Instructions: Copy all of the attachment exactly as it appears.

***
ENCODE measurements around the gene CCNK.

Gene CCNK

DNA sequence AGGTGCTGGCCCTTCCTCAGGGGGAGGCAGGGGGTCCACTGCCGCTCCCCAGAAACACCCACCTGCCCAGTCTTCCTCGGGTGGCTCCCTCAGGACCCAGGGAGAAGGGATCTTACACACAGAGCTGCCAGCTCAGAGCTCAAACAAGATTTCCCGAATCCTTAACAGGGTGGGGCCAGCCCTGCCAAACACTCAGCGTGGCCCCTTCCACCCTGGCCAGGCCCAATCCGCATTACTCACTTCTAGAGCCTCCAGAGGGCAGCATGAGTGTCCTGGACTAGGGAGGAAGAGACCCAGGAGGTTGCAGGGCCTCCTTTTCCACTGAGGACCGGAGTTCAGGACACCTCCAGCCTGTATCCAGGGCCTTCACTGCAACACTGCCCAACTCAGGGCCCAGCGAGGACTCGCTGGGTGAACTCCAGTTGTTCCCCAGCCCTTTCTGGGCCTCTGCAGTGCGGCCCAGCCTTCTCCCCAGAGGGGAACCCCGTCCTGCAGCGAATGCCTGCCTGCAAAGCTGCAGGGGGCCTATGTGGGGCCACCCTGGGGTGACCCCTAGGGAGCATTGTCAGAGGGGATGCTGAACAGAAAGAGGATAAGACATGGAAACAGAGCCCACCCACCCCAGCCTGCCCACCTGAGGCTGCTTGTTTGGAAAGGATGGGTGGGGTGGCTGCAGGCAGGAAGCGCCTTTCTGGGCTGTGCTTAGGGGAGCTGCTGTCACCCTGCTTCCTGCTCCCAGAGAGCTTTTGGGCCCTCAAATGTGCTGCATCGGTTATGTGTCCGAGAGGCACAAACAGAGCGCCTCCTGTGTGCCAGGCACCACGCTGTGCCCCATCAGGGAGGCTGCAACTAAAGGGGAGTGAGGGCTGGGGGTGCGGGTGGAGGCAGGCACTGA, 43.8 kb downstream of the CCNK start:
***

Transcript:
ENCODE measurements around the gene CCNK.

Gene CCNK

DNA sequence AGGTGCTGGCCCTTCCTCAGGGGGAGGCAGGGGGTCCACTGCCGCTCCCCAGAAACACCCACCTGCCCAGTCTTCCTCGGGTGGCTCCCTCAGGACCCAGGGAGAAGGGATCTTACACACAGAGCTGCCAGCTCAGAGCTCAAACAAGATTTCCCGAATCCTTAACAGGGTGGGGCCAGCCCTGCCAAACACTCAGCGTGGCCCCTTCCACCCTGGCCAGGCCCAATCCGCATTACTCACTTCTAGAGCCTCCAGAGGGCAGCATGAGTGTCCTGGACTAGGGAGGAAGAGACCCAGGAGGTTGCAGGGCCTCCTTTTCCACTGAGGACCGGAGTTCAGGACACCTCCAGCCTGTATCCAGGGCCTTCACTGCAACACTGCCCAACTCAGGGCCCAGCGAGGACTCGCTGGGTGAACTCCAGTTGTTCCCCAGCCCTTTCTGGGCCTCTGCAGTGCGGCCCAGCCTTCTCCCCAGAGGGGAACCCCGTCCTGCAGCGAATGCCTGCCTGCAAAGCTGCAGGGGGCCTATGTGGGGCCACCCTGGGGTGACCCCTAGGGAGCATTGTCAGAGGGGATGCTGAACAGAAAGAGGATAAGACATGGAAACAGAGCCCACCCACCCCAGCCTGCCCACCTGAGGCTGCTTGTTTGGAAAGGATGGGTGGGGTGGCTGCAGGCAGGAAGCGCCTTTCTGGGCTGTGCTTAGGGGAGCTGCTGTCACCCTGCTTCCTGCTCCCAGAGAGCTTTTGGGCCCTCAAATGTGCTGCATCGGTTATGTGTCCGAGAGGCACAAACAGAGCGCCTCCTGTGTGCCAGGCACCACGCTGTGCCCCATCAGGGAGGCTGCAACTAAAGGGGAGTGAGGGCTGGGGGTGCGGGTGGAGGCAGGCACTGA, 43.8 kb downstream of the CCNK start: